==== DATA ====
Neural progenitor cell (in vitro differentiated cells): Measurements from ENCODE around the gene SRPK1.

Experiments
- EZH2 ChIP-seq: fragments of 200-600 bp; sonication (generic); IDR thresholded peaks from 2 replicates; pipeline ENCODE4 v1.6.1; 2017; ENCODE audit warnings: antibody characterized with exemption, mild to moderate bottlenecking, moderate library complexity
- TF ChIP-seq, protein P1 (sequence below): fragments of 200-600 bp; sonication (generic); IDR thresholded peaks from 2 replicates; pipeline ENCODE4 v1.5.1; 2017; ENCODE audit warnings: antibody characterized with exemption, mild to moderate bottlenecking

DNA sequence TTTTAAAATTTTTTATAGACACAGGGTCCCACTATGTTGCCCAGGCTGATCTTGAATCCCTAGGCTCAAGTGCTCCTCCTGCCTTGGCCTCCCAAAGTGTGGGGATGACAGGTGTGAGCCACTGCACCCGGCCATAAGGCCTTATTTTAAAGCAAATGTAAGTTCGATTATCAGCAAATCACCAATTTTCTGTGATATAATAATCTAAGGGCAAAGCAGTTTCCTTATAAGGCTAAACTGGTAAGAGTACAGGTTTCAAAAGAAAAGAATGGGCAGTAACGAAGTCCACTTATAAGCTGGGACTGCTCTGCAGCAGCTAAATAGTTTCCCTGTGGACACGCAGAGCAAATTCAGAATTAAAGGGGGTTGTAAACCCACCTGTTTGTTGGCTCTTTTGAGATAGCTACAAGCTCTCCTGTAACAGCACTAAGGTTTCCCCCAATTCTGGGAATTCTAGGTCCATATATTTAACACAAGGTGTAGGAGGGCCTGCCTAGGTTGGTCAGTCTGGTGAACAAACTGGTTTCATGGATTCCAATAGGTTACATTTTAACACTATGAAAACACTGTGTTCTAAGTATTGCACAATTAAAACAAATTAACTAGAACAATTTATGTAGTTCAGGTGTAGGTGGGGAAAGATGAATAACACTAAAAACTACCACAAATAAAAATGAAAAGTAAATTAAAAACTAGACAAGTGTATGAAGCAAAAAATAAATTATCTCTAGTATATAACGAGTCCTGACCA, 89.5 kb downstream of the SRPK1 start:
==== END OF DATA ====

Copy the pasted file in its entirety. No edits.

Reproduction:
Neural progenitor cell (in vitro differentiated cells): Measurements from ENCODE around the gene SRPK1.

Experiments
- EZH2 ChIP-seq: fragments of 200-600 bp; sonication (generic); IDR thresholded peaks from 2 replicates; pipeline ENCODE4 v1.6.1; 2017; ENCODE audit warnings: antibody characterized with exemption, mild to moderate bottlenecking, moderate library complexity
- TF ChIP-seq, protein P1 (sequence below): fragments of 200-600 bp; sonication (generic); IDR thresholded peaks from 2 replicates; pipeline ENCODE4 v1.5.1; 2017; ENCODE audit warnings: antibody characterized with exemption, mild to moderate bottlenecking

DNA sequence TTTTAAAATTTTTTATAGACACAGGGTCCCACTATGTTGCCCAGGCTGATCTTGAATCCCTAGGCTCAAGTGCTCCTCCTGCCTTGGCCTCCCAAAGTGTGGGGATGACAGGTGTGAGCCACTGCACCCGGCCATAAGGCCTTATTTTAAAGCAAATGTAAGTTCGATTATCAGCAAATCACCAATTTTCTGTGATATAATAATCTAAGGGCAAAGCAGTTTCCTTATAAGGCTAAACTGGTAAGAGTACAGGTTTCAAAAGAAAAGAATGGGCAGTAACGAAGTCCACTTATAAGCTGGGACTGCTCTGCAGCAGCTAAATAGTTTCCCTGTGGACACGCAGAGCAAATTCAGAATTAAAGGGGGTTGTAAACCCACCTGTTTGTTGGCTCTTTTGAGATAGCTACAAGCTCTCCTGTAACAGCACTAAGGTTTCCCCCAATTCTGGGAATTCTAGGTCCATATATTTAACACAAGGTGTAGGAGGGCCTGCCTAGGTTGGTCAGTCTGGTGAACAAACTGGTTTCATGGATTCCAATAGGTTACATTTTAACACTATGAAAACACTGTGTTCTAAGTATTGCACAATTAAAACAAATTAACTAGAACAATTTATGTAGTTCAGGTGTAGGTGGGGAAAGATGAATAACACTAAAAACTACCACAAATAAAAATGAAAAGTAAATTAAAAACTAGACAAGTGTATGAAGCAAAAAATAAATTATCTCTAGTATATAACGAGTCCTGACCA, 89.5 kb downstream of the SRPK1 start: